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best tasting menu? celebrating a b-day

we'll be celebrating my fiance's b-day this friday and have reservations at providence, but what would be your choice? we've loved providence before but i wanted to try something different.

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  1. I love Providence too, but if you want something different, we were just at Grace Friday and they do a wonderful tasting menu. You can call in advance and set something up with them, or see what they have that night.

    2 Replies
    1. re: djdebs

      Can a tasting menu at Grace be arranged on a Saturday? I thought it was only Tues-Thurs or something. How many courses is the tasting menu at Grace, and what is the cost?

      I haven't had the tasting menu at Grace, but I love their regular menu. I love Providence's tasting menu, too.

      1. re: Nicole

        They had a game tasting menu on Friday, so I think that they do them on other nights. The menu mentioned that the chef will set up a menu for you. I'd call and ask.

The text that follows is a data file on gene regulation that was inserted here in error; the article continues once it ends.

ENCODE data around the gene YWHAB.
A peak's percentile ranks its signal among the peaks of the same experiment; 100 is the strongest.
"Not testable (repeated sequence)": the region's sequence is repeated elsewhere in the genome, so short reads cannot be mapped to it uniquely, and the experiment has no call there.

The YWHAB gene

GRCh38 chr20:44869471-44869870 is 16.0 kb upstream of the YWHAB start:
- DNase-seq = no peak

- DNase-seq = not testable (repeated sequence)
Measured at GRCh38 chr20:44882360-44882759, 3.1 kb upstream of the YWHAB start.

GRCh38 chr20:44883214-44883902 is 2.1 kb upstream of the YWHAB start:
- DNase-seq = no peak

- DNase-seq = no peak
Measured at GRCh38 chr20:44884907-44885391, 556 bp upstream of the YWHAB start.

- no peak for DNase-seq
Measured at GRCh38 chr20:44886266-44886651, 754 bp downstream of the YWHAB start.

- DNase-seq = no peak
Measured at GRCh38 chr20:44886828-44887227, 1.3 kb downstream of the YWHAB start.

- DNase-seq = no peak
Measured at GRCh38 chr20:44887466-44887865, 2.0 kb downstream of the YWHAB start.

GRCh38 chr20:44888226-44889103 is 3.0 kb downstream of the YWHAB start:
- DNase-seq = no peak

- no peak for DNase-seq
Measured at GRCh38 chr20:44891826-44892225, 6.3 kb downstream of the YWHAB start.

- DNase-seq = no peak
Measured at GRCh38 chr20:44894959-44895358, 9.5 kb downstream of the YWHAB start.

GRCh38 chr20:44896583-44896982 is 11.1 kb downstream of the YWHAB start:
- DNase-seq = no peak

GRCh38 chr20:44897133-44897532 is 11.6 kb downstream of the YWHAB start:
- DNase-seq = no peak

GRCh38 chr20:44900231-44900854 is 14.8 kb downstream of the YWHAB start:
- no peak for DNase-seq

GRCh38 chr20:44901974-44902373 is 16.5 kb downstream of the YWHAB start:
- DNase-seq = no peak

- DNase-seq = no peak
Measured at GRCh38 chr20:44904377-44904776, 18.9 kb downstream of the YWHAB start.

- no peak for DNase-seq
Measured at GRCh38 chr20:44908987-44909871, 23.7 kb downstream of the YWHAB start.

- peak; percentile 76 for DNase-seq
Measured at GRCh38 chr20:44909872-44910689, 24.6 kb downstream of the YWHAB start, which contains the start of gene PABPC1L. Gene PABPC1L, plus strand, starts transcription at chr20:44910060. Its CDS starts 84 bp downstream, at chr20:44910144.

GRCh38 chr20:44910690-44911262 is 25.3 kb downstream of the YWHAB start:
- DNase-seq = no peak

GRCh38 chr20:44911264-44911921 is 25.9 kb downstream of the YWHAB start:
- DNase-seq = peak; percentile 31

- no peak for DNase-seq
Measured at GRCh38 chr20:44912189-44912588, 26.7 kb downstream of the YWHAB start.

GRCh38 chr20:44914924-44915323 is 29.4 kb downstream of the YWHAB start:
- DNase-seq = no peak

2. I also adore providence! I second Gravce as a second option. Also think about Valentino's, or perhaps Bastide.

      Another option is to get Omakase at Asanebo in Studio City! Yummy!

      1 Reply
      1. re: Diana

        I had lunch at Asanebo and it was fabulous...didn't do the Omakase, but I definitely plan to go back for it for dinner (and SOON)!

        I really enjoyed the tasting menu at Foundry, although some reviews here have not been stellar.

        1. I'm a big fan of Grace, but the most recent tasting menu I enjoyed was the one at Bastide.

          1. Providence is great. I had a very disappointing dinner at Grace last Valentine's Day, so I don't know what the fuss is about. I really like the "Big Daddy" tasting menu at Bin 8945--10 plus courses or 'til you yell uncle. Great food, great wines, small bistro atmosphere. Haven't made it to Bastide yet, but I am told its great. You might have a tough time getting a table. I made reservations about a month in advance, and had something come up last minute, so I had to cancel. :-( Regardless of where you go, enjoy!

            1. Bastide, Melisse, or Bin 8945.

              1 Reply
              1. re: jenngen

                Bin 8945, absolutely, with the greatest variety of wines of any of the places, and you do not have to order bottles, but can do the tastes, or any combination you want, and with the size of the list here, the choices are endless, as is the imagination and skills of Mike Bryant in the kitchen.